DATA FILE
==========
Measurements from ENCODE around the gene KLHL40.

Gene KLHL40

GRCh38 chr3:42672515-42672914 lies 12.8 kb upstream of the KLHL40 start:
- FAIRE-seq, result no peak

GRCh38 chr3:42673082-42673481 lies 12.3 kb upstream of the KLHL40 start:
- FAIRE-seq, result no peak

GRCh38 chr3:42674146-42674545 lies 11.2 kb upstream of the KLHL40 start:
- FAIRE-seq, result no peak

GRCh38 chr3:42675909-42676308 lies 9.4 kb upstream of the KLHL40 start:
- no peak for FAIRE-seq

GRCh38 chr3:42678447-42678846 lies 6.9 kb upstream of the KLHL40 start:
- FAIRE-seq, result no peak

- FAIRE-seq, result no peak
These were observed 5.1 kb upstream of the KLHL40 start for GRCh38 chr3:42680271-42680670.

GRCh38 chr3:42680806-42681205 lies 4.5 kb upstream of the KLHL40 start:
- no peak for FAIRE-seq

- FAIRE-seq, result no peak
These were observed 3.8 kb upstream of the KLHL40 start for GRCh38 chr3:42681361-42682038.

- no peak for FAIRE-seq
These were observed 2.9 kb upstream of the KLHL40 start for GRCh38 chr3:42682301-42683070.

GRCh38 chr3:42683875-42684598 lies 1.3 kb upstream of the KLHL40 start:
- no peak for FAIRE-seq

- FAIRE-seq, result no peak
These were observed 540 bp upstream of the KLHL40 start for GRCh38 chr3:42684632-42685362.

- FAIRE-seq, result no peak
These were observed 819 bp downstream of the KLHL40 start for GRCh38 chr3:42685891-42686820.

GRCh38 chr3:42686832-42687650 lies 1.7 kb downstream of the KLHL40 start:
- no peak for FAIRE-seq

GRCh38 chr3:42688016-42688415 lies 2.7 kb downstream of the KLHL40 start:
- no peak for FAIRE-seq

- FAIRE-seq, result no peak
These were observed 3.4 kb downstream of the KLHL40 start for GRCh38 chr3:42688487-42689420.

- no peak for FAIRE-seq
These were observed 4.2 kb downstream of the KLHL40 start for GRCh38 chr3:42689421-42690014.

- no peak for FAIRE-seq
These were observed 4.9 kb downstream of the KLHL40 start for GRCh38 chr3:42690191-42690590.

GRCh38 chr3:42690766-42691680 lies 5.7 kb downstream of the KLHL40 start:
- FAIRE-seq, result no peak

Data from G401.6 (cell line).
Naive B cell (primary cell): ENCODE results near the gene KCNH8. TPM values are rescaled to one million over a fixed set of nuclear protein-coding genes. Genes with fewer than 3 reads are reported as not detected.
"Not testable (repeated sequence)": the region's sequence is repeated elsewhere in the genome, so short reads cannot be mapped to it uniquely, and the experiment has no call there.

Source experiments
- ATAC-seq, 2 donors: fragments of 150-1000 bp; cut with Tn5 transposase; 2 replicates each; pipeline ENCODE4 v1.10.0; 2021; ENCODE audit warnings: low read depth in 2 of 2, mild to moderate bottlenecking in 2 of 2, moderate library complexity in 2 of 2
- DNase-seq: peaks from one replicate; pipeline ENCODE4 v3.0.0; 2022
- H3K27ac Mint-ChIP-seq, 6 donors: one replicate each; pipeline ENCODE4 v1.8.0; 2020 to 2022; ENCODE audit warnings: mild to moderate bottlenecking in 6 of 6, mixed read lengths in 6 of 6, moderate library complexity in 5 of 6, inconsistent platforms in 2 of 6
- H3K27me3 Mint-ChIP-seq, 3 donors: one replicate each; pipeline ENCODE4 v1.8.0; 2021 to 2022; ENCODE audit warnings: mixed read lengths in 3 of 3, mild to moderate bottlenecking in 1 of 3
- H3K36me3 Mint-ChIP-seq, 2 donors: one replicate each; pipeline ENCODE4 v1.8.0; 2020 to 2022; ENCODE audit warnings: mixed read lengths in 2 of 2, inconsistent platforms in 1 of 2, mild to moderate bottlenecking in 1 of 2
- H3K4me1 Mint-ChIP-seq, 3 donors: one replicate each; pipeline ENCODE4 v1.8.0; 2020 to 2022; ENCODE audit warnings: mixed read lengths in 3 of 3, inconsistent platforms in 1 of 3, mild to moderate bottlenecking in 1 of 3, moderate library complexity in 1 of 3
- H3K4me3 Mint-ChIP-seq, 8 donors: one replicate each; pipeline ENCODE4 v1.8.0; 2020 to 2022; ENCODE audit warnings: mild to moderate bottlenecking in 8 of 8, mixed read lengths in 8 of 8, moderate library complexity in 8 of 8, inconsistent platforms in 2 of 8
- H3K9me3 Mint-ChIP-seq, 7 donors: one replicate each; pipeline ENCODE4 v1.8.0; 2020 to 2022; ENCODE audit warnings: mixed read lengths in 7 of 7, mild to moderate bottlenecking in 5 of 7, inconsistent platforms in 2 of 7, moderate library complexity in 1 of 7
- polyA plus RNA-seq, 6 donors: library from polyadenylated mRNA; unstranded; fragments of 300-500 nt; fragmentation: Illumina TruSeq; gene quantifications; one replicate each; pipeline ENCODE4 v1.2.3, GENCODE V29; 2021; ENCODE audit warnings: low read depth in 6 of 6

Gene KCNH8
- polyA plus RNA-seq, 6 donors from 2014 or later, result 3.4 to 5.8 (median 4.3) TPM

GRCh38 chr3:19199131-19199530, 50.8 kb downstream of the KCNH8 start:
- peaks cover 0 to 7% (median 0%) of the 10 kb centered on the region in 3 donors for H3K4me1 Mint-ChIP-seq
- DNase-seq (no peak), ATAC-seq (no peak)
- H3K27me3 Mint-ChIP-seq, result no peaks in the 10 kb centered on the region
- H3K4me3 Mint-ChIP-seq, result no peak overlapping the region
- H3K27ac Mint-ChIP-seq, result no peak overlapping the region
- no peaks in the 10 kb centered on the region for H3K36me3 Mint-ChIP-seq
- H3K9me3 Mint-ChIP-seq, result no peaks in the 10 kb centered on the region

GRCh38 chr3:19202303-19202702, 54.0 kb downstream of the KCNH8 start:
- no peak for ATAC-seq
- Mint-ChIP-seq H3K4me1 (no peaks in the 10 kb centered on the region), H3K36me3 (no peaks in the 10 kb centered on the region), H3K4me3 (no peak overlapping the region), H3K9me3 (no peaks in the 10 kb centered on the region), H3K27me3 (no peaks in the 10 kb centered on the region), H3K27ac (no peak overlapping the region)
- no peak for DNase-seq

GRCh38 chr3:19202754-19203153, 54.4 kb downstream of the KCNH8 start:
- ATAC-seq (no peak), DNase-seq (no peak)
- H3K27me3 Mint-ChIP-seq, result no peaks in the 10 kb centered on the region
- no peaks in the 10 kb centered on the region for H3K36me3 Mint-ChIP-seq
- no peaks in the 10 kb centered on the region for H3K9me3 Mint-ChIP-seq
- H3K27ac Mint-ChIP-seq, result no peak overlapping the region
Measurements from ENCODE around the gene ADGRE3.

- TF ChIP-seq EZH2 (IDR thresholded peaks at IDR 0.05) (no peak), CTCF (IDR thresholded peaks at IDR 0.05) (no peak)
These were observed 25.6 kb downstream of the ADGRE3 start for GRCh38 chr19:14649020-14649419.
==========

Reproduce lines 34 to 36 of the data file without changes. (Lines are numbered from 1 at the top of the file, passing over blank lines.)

These were observed 4.2 kb downstream of the KLHL40 start for GRCh38 chr3:42689421-42690014.

- no peak for FAIRE-seq
These were observed 4.9 kb downstream of the KLHL40 start for GRCh38 chr3:42690191-42690590.